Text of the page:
Throughout his speech, the Mayor spoke enthusiastically and proudly about the diverse communities which make up the city, and the role of the arts, culture and creative expression in giving voice to those communities and the city as a whole, as well as acting as a “huge economic driver for the city”. 2011 is set to be a fantastic year with Vancouver being named as the Cultural Capital for Canada and promises of “the most legendary PuSh Festival in history”.  There were thanks offered to the Federal Government, Heritage Canada, the PuSh Festival Board, staff and volunteers, and City Councillors, before  the Mayor signed off by thanking everyone for being here, wishing us all a great 125th year, and reminding people to check celebratevancouver125.ca for updates on all of the plans discussed tonight.

So what do you think of the Vancouver 125 plans so far? Will you be attending Birthday Live and Summer Live? Leave us a comment on this post or let us know on twitter (@escapadetheatre)!

The excitement is building… The 2011 PuSh Festival kicks off in a matter of hours. With so many varied and  exciting performances to choose from, we can’t wait to sample what’s on offer over the next few weeks. We’ll be live-blogging and tweeting from tonight’s Opening Gala at Club 56o – we’ll be updating this post throughout the evening so keep checking back for updates…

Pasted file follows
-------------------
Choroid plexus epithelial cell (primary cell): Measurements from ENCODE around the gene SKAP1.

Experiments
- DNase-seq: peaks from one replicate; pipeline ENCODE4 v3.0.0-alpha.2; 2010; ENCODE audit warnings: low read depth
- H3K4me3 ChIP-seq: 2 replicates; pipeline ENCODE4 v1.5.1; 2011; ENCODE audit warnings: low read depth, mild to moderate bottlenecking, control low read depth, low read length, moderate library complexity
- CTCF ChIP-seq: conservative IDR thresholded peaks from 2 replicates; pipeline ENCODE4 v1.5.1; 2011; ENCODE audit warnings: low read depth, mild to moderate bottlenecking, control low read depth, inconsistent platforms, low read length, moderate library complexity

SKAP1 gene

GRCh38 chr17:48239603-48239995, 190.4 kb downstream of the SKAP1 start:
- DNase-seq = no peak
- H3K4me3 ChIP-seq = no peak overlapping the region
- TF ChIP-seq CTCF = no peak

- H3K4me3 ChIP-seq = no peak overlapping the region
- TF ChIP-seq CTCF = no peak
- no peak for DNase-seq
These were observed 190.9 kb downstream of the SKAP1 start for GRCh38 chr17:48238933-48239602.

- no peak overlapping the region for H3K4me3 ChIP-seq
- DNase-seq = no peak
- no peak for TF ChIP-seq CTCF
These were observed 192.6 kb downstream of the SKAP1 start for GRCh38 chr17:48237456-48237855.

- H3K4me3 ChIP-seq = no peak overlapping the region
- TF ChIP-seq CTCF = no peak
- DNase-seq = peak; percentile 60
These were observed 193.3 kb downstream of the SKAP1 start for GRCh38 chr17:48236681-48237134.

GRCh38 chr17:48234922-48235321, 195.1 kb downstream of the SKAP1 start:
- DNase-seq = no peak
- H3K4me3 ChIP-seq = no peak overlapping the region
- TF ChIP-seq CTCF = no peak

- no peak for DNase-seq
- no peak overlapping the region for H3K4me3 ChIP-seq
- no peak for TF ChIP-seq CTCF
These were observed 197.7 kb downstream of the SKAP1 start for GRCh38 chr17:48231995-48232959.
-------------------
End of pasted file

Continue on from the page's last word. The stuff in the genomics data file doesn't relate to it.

Push Festival 2011 publicity image

I have never been a fan of Shakespeare.  I can appreciate the theatrical and historical value of his work, but I have always found Shakespearean to be a entire different language that is very hard to comprehend (at least in English).  So when I was invited to go see Hamlet at Havana I prepared myself to sit there for three hours trying very hard not to fall asleep. But boy, was I wrong!

It’s amazing what happens when a group of talented people put on a show together! In previous experiences as an audience member, I have witnessed actors focus so much on a fixed idea of how they think Shakespearean dialogue should be delivered that they forget to think about what they are actually saying, and the actual meaning of the words gets lost. In this version the actors delivered the dialogue in a more conversational style, and as a result it became much more accessible and understandable. You could actually see that they were enjoying themselves and having fun with it, successfully finding and sharing the wit and humour in this tragic, depressing play – which also aided understanding.

The Havana theatre is a small space, made to seem even smaller by designer Jennifer Stewart’s decision to surround the room with white fabric. It almost seemed like you were inside a tent. The play was staged in traverse, with audience members seated on both sides. There was only one prop on stage: a chest, which was brilliantly used throughout the play as a table, chair and podium, and container for other props.